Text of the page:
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Do we still need another big?
Mistwell » 07/13/18 » 10:46am
07/13/18 » 6:54pm
Why didn't James meet with the Clippers this time?
nuraman00 » 07/3/18 » 10:58am
07/13/18 » 4:07pm
Clipanswerman » 07/11/18 » 4:20pm (Page: 1, 2)
07/12/18 » 10:38pm
Dekker vs. Thornwell vs. CJ Williams
trapp76 » 07/11/18 » 1:33pm
07/12/18 » 4:32pm
DoubleTechnical hasn't checked in yet this year.
nuraman00 » 01/11/18 » 2:54pm
07/12/18 » 3:58pm
NBA veteran Mike Scott always has been a fan of Clippers coach Doc Rivers. When the Clippers called the 6-foot-8 forward this summer to ask him to join their team, he jumped at the opportunity.
Scott, who played five seasons with the Atlanta Hawks and last season with the Washington Wizards, signed...
It was Chris Paul’s first season in Los Angeles and the hysteria around his acquisition had yet to die down. Of course, there were still questions abound regarding how, and if, a mismatched Clippers roster would enter the fray as contenders.
One of the more pressing concerns was magnified every time either of the team’s young front court tandem stepped to the foul line. Blake Griffin and DeAndre Jordan were a liability. Reports surfaced throughout that season about how hard they worked at the line. Shooting coach Bob Thate wasn’t in LA yet though, and the work Griffin and Jordan put in saw limited improvement that first season with Paul onboard.
An early sign of frustration bubbled around mid-March with Jordan, then a fourth-year center and oversized, freakishly athletic kid. As the team wrapped up practice and media members skulked into the northwest corner of the court for their NBA mandated practice “viewing”, Jordan had already hoisted at least a dozen free throws on the court furthest from the scrum. That’s when cameras began rolling.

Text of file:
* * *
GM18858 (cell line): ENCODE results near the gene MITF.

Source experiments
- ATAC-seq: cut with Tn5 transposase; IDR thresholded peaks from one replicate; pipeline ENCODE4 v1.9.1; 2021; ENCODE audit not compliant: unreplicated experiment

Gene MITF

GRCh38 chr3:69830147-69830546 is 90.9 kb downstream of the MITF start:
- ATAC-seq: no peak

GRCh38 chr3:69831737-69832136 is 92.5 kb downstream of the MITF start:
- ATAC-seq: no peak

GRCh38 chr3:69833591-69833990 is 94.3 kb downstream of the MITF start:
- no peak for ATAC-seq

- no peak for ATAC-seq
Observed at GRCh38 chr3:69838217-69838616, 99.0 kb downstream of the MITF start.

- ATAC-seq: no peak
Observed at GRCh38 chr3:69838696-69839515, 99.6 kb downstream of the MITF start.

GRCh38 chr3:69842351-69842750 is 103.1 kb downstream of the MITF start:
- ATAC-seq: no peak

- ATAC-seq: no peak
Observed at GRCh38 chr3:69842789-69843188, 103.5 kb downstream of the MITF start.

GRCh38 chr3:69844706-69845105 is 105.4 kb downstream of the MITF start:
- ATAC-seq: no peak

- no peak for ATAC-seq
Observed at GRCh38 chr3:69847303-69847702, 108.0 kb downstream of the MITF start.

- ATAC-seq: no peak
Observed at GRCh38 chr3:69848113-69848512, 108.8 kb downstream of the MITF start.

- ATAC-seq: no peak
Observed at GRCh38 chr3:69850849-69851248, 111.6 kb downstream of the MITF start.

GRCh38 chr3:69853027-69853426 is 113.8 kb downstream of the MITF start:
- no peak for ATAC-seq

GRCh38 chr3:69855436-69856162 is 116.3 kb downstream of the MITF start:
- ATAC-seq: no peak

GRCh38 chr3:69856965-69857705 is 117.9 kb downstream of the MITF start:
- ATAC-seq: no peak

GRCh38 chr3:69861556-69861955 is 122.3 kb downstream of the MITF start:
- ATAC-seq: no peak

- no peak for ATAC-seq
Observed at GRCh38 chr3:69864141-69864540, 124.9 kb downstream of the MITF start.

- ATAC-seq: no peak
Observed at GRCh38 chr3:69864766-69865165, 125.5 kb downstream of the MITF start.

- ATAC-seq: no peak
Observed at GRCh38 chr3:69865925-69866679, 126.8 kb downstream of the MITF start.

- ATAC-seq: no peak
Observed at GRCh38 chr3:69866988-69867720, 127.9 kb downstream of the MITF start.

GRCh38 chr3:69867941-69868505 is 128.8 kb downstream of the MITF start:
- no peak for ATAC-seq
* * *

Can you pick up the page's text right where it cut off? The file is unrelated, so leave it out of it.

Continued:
Everyone from bloggers to television stations zeroed in on Jordan, one of two players remaining on the court. He continued shooting, but as the number of active cell phones, big handhelds and DSLRs increased, so too did Jordan’s acrimony. Finally, he lost it.
“Get those [expletive] out of here,” Jordan said to the team’s communications director with enough volume for all present to hear.
It was seemingly the apex of his irritation about an ongoing story about his errant foul shooting. It was a pressure more magnified than any other time in Jordan’s basketball career. The story wouldn’t go away and Jordan had had enough.
To be fair, there were hardly any other options for post-practice b-roll that day. But that was hardly something Jordan would consider. As cameras continued to roll, Jordan lowered his voice and boosted his ire, telling the communications director, effectively: “If you don’t take care of them, I’ll just tell C.P. (Chris Paul). He’ll get you to do it for me.”
The point wasn’t lost. Jordan, a few months after Paul, the All-NBA point guard, was acquired, was feeling alienated. The organization, in his mind, had turned its back on players in order to placate its newest star. What Paul asked for, he received.
It was telling that the longest tenured Clipper realized almost immediately that perhaps Lob City wasn’t necessarily a community built for all. Jordan’s reaction, in the heat of the moment, spoke to his lack of maturity. His relationship with then head coach Vinny Del Negro would dissipate over the next two seasons with much of that same sentiment. The lack of trust went deep—and was felt on both sides.
Flash forward to the summer of 2013, Del Negro was out. Jordan, who had already tried to leave once by signing an offer sheet with Golden State, seemed potentially on his way out, too. Enter Doc Rivers. Within 48 hours of his hiring (or acquisition from Boston), Rivers was meeting over dinner with Jordan. Former assistant coach Kevin Eastman said they spent much of the first portion of the meal discussing “everything but basketball.” Rivers knew he needed buy-in from Jordan. The trust that had eroded in the Jordan-Del Negro relationship would take time to build.